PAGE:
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Rock singer Prince performs at the Forum in Inglewood, California, during his opening show, 18 February 1985.

AP Photo/Liu Heung Shing

Possible causes of Prince's death: Separating the plausible from the crazy

Whenever a celebrity dies under murky circumstances, speculations run wild. The bulk of news reports about the rock star Prince’s death yesterday suggested influenza may have claimed his life. “Could Flu Have Caused Prince's Death? Yes. Here's Why,” read a Forbes headline. Other media outlets used his surprising demise at 57 to remind readers of the risk flu presents and how it kills. TMZ, the celeb gossip e-zine, has “multiple sources” that say Prince, despite being a Jehovah’s Witness, received a “save shot” for a drug overdose 6 days before his death. The conspiracy-minded also came out of the woodwork and suggested it was the flu vaccine, the way his plane made an emergency landing, or yes, that he actually isn’t dead at all. 

Of course it’s possible that Prince died from influenza, and one of his representatives last week told reporters that a bad bout with the disease explained his emergency landing in Illinois and a visit to a hospital. Maybe, as some news stories have ventured, there was a link between his epilepsy and flu that ended his life. (A PubMed search of “influenza, epilepsy, mortality” has a meager 23 hits.) But in the absence of new data, the evidence suggests that flu is an unlikely explanation unless he had an underlying health problem, like a heart condition, that is known to increase the risk of death from flu. And of course the surest way to find a probable rather than a possible answer to his cause of death is to conduct an autopsy, which reportedly is underway.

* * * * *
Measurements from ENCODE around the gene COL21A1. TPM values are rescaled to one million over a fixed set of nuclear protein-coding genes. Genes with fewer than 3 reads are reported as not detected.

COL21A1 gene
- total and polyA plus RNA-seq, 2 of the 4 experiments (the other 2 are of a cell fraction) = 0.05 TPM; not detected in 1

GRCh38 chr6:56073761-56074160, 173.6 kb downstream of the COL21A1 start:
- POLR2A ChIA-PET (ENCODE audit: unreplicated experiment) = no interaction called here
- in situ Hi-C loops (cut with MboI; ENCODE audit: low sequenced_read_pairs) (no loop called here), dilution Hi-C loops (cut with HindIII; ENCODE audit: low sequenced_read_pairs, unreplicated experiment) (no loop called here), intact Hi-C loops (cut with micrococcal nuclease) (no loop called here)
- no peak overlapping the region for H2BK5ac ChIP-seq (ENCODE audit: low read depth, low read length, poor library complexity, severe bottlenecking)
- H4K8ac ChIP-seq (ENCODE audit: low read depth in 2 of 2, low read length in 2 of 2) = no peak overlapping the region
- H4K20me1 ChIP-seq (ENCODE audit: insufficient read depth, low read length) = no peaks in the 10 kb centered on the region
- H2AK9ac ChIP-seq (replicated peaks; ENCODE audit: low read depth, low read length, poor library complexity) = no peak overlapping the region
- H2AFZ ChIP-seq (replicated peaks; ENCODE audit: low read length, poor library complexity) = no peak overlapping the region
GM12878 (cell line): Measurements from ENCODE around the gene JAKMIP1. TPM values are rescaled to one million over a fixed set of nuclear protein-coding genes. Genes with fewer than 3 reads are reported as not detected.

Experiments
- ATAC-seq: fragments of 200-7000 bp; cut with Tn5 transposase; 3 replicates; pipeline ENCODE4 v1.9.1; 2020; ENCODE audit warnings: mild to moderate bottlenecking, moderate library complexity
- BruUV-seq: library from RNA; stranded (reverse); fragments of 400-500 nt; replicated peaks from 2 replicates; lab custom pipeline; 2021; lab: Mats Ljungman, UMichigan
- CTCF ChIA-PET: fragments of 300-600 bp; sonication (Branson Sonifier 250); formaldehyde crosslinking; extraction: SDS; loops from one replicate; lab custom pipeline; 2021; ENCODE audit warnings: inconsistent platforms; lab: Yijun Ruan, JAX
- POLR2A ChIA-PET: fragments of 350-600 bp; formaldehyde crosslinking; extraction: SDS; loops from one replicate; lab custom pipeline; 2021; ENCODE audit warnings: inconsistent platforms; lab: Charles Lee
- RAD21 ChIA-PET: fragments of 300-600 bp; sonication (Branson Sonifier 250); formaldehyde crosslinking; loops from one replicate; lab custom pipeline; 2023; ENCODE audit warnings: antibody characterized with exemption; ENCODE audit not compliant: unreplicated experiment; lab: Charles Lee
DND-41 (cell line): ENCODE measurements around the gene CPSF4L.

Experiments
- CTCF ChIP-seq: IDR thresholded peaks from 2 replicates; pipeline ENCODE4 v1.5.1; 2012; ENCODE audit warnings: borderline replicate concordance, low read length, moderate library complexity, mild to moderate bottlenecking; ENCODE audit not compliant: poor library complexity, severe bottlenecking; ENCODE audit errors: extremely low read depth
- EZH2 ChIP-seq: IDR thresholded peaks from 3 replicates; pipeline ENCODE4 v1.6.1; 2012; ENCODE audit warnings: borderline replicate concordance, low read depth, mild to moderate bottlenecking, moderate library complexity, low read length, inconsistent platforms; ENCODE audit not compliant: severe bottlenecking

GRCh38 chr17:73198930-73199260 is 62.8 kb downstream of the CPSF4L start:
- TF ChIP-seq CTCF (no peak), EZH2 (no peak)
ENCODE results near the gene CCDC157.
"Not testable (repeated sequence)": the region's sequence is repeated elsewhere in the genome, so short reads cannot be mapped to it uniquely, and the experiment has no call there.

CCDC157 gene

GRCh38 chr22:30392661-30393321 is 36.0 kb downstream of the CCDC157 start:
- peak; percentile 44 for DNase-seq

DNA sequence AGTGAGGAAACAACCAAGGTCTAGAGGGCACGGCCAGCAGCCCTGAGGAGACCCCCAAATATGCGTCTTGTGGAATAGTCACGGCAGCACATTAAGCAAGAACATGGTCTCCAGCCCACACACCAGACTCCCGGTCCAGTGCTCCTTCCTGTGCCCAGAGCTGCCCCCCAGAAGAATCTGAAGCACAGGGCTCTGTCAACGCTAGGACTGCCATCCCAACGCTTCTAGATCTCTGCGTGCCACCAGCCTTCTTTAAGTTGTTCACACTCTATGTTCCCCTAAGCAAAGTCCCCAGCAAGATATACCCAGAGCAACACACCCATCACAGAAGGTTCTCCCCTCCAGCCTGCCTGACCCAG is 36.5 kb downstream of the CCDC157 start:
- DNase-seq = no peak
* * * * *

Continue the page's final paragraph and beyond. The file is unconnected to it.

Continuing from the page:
According to the most authoritative study published by the U.S. Centers for Disease Control and Prevention that analyzed flu deaths in the United States from 1976 to 2007, the over-65 age bracket suffers the highest mortality by far, accounting for 87.9% of the deceased. (The study looks at both influenza and the often-related pneumonia deaths.) The 19- to 64-year-old age bracket was next at 10.6%.

A more granular study published by the American Lung Association found that mortality from influenza and pneumonia in 2013 was 8.3 per 100,000 people in the United States for 45- to 64-year-olds and 107.4 per 100,000 for the 65 and older set. Looked at another way, that year 6928 people in the 45- to 64-year-old range died from flu. That’s out of 81 million Americans in that age bracket. And keep in mind that many of those 6928 were under 57, which any way you slice it means a few hundred people who were in their 57th year died from flu.

Prince’s passing led BBC to go so far as to do a trend story, “Why so many celebrities have died in 2016.” One less than satisfying explanation: There are more famous people today than before. Or maybe there are more rock stars from the Baby Boom generation simply getting older.

Flu, by the way, is not mentioned.